The leftist media are mystified as to why Newt Gingrich is conjuring up the specter of the long-dead radical “community organizer” Saul Alinsky (1909–1972). The Christian Science Monitor is arguing that those in the Tea Party are the real Alinsky followers. Just for the record, Alinsky’s Rules for Radicals, the handbook for a leftist takeover strategy, included this dedication:
“Lest we forget at least an over-the-shoulder acknowledgment to the very first radical: from all our legends, mythology, and history… the first radical known to man who rebelled against the establishment and did it so effectively that he at least won his own kingdom — Lucifer.”
This is hardly Tea Party fare.
Liberals are always feigning ignorance about the sources for their radicalism. They ask, “What’s the Communist Manifesto?” every time someone points out that one of its planks is a progressive income tax, the very thing liberals champion.
The American Left is trying to destroy our nation in hopes of building a new one by undermining its core values. Saul Alinsky’s Rules for Radicals has been one of the playbooks for the radical suit-and-tie revolution.
It was Alinsky who wrote, “Do one of three things. One, go find a wailing wall and feel sorry for yourselves. Two, go psycho and start bombing — but this will only swing people to the right. Three, learn a lesson. Go home, organize, build power and at the next convention, you be the delegates.”1 Hillary Clinton and Barack Obama are students of Alinsky’s methods.
Hillary had met Alinsky at a Methodist church outing when she was a teenager. They were impressed with one another. In late 1968, Alinsky offered Hillary Rodham a job working for him. She had insider aspirations. She wrote her senior thesis on Alinsky in 1969: “There is Only the Fight . . .”: An Analysis of the Alinsky Model.
While Alinsky believed that “the system” could only be changed from the outside, Hillary believed it could be changed from the inside. She, and many others like her (e.g., husband and wife team Bill Ayers, co-founded the Weather Underground, a self-described communist revolutionary group and Bernardine Dohrn, a former leader of the Weather Underground), took Alinsky’s “radical” methods and made them mainstream.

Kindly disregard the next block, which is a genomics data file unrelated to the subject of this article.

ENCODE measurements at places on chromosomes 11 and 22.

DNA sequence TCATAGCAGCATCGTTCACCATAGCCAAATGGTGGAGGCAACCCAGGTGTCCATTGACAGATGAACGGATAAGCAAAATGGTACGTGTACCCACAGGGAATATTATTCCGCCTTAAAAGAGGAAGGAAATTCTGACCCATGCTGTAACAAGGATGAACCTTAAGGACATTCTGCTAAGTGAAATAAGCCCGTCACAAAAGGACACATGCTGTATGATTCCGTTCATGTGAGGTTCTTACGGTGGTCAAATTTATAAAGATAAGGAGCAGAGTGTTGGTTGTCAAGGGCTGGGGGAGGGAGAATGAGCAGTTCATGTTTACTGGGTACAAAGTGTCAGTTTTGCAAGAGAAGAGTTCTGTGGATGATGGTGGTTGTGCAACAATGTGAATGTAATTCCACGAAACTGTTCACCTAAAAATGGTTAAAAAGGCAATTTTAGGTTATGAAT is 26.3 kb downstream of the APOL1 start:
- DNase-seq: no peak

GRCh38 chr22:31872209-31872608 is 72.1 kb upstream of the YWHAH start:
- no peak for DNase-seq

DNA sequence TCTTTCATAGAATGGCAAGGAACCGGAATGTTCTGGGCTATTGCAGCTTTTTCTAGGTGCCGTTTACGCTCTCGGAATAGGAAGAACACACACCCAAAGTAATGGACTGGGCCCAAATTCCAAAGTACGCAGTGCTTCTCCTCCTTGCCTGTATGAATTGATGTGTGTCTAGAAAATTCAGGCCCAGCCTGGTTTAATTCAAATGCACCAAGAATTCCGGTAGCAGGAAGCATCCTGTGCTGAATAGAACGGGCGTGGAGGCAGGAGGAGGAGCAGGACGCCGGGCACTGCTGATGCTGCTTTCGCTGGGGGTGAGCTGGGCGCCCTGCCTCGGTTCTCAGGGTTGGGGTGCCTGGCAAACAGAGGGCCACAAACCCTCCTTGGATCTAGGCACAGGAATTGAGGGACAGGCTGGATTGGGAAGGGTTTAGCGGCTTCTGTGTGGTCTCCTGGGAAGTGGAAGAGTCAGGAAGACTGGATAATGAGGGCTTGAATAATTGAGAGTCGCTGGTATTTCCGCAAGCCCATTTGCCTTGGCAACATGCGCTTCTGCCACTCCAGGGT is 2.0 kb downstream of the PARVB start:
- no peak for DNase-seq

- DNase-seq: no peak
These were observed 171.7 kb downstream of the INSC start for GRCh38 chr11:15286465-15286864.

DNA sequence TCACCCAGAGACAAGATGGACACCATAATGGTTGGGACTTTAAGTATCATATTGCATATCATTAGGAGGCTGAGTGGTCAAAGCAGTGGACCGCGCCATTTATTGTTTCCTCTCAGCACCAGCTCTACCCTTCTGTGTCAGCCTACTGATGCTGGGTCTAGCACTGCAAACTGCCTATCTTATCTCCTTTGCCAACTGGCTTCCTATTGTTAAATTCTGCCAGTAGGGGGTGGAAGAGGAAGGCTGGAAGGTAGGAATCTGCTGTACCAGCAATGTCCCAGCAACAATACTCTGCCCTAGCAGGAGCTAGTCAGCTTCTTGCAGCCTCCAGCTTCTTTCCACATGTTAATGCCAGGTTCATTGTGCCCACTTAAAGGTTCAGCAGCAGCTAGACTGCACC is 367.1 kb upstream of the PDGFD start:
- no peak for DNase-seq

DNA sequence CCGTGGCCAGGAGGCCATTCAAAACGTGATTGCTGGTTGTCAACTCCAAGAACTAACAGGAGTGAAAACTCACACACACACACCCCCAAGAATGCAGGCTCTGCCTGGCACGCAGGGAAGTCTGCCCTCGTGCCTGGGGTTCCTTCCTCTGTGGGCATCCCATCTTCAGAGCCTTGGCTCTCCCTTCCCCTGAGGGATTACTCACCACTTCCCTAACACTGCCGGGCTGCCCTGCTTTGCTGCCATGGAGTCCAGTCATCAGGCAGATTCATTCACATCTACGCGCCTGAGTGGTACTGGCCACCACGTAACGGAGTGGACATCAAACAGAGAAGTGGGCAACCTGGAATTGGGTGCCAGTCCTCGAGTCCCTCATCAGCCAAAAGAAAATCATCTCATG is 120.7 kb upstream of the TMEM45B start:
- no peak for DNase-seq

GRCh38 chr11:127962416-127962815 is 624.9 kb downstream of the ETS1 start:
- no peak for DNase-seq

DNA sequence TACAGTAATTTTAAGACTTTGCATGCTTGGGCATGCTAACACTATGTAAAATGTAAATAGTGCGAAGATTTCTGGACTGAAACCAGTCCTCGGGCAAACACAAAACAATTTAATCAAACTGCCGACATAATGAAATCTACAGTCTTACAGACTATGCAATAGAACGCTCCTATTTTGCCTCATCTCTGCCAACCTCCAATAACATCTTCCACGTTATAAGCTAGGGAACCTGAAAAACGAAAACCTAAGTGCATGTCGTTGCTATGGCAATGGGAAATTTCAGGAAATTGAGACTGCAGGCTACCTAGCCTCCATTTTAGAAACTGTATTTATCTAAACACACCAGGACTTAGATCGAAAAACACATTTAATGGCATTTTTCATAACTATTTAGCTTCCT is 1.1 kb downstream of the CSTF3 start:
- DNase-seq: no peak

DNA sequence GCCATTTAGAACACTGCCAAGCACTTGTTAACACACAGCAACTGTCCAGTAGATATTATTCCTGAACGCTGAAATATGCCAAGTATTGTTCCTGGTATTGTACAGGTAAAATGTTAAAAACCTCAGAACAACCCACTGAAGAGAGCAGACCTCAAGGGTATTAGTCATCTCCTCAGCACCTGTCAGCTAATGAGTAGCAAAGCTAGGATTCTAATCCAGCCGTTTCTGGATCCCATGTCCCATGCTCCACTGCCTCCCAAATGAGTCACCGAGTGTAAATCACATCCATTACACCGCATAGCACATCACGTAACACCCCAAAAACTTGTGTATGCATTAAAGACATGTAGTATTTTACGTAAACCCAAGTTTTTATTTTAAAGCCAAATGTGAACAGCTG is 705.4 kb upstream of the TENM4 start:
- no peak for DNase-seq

Enter Barack Obama:
“Seventeen years later, another young honor student was offered a job as an organizer in Chicago. By then, Alinsky had died, but a group of his disciples hired Barack Obama, a 23-year-old Columbia University graduate, to organize black residents on the South Side, while learning and applying Alinsky’s philosophy of street-level democracy. The recruiter called the $13,000-a-year job ‘very romantic, until you do it.’”
Those pushing for an overthrow of the establishment in the 1960s through violent means learned a lot when their radical agenda failed to accomplish their stated goals and turned the majority of the population against them. In Rules for Radicals, Alinsky proposed a different strategy:
“Power comes out of the barrel of a gun!” is an absurd rallying cry when the other side has all the guns. Lenin was a pragmatist; when he returned . . . from exile, he said that the Bolsheviks stood for getting power through the ballot but would reconsider after they got the guns. Militant mouthings? Spouting quotes from Mao, Castro, and Che Guevara, which are as germane to our highly technological, computerized, cybernetic, nuclear-powered, mass media society as a stagecoach on a jet runway at Kennedy airport?”
The radicals knew it would be necessary to capture the institutions without ever firing a shot or blowing up another building. Roger Kimball captures the tactic well in his book The Long March: How the Cultural Revolution of the 1960s Changed America: “The long march through the institutions signified in the words of [Herbert] Marcuse, ‘working against the established institutions while working in them’. By this means — by insinuation and infiltration rather than by confrontation—the counter-cultural dreams of radicals like Marcuse have triumphed.”2
The rest, as they say, is history.
- Saul D. Alinsky, Rules for Radicals: A Pragmatic Primer for Realistic Radicals (New York: Vintage Books,  1989), xxiii. [↩]
- Roger Kimball, The Long March: How the Cultural Revolution of the 1960s Changed America (San Franciso: Encounter Books, 2000), 15. [↩]
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